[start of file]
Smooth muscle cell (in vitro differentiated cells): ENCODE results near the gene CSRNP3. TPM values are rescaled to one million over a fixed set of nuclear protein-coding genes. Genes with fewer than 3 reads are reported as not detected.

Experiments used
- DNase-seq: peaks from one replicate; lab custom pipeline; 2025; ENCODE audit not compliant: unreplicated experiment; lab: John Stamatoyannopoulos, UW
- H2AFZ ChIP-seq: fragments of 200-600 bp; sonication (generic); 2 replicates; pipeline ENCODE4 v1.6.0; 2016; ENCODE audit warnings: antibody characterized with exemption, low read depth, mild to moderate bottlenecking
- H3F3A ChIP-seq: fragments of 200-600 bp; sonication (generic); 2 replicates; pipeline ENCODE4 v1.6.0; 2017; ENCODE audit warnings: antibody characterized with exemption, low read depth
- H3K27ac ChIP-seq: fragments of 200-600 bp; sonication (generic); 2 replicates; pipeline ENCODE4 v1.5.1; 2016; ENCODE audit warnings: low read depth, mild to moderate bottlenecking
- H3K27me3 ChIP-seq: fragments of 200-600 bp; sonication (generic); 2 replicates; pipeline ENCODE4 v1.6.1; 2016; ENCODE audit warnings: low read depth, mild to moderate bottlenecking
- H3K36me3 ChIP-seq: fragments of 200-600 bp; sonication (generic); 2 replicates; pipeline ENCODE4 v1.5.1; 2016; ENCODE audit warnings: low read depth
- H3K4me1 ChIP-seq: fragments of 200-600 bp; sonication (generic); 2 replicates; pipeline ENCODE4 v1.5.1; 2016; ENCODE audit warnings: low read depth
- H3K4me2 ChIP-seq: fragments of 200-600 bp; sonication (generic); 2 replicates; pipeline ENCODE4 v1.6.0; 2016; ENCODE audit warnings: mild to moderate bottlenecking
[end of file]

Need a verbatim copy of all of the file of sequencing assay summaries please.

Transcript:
Smooth muscle cell (in vitro differentiated cells): ENCODE results near the gene CSRNP3. TPM values are rescaled to one million over a fixed set of nuclear protein-coding genes. Genes with fewer than 3 reads are reported as not detected.

Experiments used
- DNase-seq: peaks from one replicate; lab custom pipeline; 2025; ENCODE audit not compliant: unreplicated experiment; lab: John Stamatoyannopoulos, UW
- H2AFZ ChIP-seq: fragments of 200-600 bp; sonication (generic); 2 replicates; pipeline ENCODE4 v1.6.0; 2016; ENCODE audit warnings: antibody characterized with exemption, low read depth, mild to moderate bottlenecking
- H3F3A ChIP-seq: fragments of 200-600 bp; sonication (generic); 2 replicates; pipeline ENCODE4 v1.6.0; 2017; ENCODE audit warnings: antibody characterized with exemption, low read depth
- H3K27ac ChIP-seq: fragments of 200-600 bp; sonication (generic); 2 replicates; pipeline ENCODE4 v1.5.1; 2016; ENCODE audit warnings: low read depth, mild to moderate bottlenecking
- H3K27me3 ChIP-seq: fragments of 200-600 bp; sonication (generic); 2 replicates; pipeline ENCODE4 v1.6.1; 2016; ENCODE audit warnings: low read depth, mild to moderate bottlenecking
- H3K36me3 ChIP-seq: fragments of 200-600 bp; sonication (generic); 2 replicates; pipeline ENCODE4 v1.5.1; 2016; ENCODE audit warnings: low read depth
- H3K4me1 ChIP-seq: fragments of 200-600 bp; sonication (generic); 2 replicates; pipeline ENCODE4 v1.5.1; 2016; ENCODE audit warnings: low read depth
- H3K4me2 ChIP-seq: fragments of 200-600 bp; sonication (generic); 2 replicates; pipeline ENCODE4 v1.6.0; 2016; ENCODE audit warnings: mild to moderate bottlenecking